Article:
Interwar Eastern Europe An Overview
THE ESTABLISHMENT of the independent states of interwar Eastern Europe was possible only because all of the great powers bordering on the area were defeated in the same war. In the hindsight of more than half a century this seems an unremarkable fact. But for the peoples living at that time and in those places, it was more than remarkable--it was miraculous. If one considers that all of the neighboring empires were engaged against each other in a bitter struggle, then only one outcome of the war would seem possible: victory for one side or another, followed by sharply increased control by that power (or powers). It would stand to reason, in fact, that at least one empire would emerge far stronger than before and in the absence of rivals would be extremely intolerant of minority nationalities. Even those who pinned their hopes on a reorganization of the Habsburg realm could not be overly sanguine: a victorious empire would have less, not more, incentive to reform.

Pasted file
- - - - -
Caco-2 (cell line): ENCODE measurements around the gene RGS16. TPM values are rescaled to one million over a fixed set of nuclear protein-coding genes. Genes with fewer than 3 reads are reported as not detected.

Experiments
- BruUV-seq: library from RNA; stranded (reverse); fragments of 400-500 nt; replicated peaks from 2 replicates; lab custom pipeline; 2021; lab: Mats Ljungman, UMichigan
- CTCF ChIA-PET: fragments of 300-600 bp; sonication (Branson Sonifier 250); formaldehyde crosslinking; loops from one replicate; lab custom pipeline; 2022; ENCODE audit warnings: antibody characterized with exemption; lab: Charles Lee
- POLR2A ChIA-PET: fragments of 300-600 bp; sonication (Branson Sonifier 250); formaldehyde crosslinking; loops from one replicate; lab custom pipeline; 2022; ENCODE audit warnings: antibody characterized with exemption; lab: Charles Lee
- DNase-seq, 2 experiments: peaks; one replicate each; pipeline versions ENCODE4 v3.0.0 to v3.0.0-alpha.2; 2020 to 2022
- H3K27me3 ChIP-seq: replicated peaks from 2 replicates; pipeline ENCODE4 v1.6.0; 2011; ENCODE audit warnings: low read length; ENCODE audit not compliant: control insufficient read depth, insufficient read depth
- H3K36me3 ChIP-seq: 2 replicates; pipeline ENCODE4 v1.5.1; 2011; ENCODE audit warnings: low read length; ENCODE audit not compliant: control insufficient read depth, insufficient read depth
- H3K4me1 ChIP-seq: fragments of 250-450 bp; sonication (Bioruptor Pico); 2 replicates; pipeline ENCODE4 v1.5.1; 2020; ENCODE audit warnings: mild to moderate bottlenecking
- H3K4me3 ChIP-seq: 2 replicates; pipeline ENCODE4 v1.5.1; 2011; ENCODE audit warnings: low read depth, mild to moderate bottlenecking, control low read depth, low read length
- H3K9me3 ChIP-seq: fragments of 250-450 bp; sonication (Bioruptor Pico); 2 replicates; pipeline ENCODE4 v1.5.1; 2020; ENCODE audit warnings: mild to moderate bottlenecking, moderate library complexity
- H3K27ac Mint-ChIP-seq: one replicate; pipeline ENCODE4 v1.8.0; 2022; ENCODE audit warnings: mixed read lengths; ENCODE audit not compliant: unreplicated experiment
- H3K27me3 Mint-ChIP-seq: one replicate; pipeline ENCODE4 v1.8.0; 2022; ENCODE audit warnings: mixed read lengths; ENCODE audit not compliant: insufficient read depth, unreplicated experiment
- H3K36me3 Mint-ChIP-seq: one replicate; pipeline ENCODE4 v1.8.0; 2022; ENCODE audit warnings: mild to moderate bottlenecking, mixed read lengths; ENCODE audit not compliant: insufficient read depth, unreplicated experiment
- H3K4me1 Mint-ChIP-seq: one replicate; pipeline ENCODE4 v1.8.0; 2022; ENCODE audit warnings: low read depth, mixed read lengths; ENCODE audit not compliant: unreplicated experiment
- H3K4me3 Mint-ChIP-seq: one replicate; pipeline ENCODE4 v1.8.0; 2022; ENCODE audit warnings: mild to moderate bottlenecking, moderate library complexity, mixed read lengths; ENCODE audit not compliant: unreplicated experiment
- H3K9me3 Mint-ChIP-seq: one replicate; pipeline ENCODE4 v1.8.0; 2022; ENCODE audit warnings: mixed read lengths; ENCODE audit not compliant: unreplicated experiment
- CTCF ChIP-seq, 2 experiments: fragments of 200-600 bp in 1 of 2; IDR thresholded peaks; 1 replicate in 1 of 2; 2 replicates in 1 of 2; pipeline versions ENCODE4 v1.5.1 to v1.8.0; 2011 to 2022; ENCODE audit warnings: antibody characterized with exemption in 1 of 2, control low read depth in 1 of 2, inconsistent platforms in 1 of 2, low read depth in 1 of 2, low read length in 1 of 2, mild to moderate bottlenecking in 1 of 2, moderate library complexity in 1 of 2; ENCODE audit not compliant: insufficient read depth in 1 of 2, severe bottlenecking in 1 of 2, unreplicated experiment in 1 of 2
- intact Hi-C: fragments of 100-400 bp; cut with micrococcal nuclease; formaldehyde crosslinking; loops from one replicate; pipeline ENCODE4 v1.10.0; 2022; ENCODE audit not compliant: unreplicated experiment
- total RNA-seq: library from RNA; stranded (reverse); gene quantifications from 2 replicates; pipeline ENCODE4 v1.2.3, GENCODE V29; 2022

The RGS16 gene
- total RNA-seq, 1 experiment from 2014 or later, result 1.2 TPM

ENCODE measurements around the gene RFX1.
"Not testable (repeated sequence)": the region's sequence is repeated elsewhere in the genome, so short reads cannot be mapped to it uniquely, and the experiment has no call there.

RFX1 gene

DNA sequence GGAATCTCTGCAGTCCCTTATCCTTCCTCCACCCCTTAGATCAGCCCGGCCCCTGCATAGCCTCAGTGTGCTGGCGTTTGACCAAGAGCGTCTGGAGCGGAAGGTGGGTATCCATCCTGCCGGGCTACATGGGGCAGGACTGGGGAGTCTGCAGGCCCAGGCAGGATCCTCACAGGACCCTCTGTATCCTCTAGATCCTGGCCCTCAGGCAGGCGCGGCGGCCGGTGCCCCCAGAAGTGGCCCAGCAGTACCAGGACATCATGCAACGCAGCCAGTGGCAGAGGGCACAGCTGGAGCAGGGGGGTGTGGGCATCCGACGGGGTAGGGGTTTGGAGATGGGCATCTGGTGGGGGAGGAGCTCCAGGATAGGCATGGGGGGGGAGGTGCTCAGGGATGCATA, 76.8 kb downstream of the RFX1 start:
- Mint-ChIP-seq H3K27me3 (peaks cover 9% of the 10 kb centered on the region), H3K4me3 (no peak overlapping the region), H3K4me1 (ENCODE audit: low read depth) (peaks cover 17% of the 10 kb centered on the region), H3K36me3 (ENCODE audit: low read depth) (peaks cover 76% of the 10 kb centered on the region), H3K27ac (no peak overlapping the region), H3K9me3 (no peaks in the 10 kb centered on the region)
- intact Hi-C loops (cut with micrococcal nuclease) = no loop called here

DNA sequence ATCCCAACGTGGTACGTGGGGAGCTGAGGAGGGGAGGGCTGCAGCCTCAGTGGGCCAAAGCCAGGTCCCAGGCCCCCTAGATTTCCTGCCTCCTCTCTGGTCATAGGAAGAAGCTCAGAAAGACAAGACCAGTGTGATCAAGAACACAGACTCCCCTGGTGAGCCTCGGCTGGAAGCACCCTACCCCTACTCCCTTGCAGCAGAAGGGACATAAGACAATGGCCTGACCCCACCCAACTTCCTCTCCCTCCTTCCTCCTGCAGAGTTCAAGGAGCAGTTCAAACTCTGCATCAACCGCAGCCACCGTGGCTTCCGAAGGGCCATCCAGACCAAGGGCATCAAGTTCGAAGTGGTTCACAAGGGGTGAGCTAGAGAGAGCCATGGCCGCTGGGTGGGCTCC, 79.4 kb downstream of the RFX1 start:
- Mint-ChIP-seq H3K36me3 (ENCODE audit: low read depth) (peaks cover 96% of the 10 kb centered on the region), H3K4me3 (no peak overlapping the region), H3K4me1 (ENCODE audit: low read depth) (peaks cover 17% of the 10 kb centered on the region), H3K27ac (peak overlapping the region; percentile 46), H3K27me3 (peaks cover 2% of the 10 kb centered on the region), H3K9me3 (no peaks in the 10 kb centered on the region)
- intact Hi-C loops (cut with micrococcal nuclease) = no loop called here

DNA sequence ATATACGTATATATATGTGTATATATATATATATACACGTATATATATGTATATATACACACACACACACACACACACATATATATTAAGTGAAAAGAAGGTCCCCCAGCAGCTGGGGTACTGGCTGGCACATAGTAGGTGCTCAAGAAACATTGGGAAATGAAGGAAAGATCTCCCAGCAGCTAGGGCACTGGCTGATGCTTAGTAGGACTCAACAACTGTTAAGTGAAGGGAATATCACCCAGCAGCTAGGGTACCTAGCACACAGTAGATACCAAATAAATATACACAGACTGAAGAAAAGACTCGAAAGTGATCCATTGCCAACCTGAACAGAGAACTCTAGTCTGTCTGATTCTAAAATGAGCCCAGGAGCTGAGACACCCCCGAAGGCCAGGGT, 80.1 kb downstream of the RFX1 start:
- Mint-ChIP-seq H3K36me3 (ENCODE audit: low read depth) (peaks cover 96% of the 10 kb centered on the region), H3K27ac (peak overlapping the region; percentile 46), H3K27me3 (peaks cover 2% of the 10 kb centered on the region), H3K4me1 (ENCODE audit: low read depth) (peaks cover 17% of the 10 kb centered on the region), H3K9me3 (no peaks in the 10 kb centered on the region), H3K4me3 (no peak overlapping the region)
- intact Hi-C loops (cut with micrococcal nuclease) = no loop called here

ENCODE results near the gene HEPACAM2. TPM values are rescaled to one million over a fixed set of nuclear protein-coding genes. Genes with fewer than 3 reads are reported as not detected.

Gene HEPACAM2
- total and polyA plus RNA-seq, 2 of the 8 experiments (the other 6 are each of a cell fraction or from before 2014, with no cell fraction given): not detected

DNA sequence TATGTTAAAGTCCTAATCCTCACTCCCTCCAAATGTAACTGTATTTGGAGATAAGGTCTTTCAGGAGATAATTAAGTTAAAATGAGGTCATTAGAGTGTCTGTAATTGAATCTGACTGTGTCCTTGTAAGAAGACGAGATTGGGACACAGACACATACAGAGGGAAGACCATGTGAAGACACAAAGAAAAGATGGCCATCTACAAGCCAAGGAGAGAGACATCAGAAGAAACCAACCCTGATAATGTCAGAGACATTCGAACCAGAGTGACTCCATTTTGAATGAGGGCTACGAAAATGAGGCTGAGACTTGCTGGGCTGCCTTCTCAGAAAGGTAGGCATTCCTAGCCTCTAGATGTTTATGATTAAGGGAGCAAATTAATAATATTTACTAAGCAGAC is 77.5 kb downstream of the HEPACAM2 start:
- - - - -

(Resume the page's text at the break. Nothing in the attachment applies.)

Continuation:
The early years of the struggle dashed most of the hopes that remained. Two independent states, Serbia and Romania, were quickly crushed; Albania simply ceased to exist. No one spoke of the revival of Poland with any serious expectations. Calls for the autonomy of the Czech lands were now labeled as treasonous in both Vienna and Budapest. Those close to diplomatic circles in the west knew or sensed that the desperate Allies were willing to make concessions affecting the national aspirations of any East European people. Thus the defeat of one group of oppressors would only cause them to be exchanged for a new set. To residents of Eastern Europe, the nature of the postwar world was uncertain, but the possibilities all seemed grim.
The outbreak of the Bolshevik revolution and Russia's subsequent impotence and defeat were the darkest hours of the war for the Allies. It was feared that enormous German reinforcements from the east would